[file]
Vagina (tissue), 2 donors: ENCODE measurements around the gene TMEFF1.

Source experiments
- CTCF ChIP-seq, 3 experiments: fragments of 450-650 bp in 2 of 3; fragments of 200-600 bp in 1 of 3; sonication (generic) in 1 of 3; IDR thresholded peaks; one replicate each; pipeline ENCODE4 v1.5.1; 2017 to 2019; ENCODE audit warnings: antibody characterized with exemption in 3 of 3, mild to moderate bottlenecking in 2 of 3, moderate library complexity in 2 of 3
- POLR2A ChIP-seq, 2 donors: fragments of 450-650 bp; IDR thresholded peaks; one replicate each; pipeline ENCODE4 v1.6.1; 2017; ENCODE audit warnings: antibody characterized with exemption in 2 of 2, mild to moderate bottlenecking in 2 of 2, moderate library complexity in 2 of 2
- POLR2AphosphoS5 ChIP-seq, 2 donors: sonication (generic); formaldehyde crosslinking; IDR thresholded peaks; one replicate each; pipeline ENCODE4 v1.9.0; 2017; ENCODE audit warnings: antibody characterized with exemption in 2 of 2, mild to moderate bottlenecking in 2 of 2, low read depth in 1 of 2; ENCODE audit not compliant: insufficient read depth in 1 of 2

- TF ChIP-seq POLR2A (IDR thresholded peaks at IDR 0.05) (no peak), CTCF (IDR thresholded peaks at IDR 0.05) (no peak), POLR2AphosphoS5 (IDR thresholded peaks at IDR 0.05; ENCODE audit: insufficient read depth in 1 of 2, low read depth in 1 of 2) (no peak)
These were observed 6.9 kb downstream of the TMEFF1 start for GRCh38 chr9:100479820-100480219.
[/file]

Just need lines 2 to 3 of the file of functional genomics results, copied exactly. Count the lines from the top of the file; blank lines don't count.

Source experiments
- CTCF ChIP-seq, 3 experiments: fragments of 450-650 bp in 2 of 3; fragments of 200-600 bp in 1 of 3; sonication (generic) in 1 of 3; IDR thresholded peaks; one replicate each; pipeline ENCODE4 v1.5.1; 2017 to 2019; ENCODE audit warnings: antibody characterized with exemption in 3 of 3, mild to moderate bottlenecking in 2 of 3, moderate library complexity in 2 of 3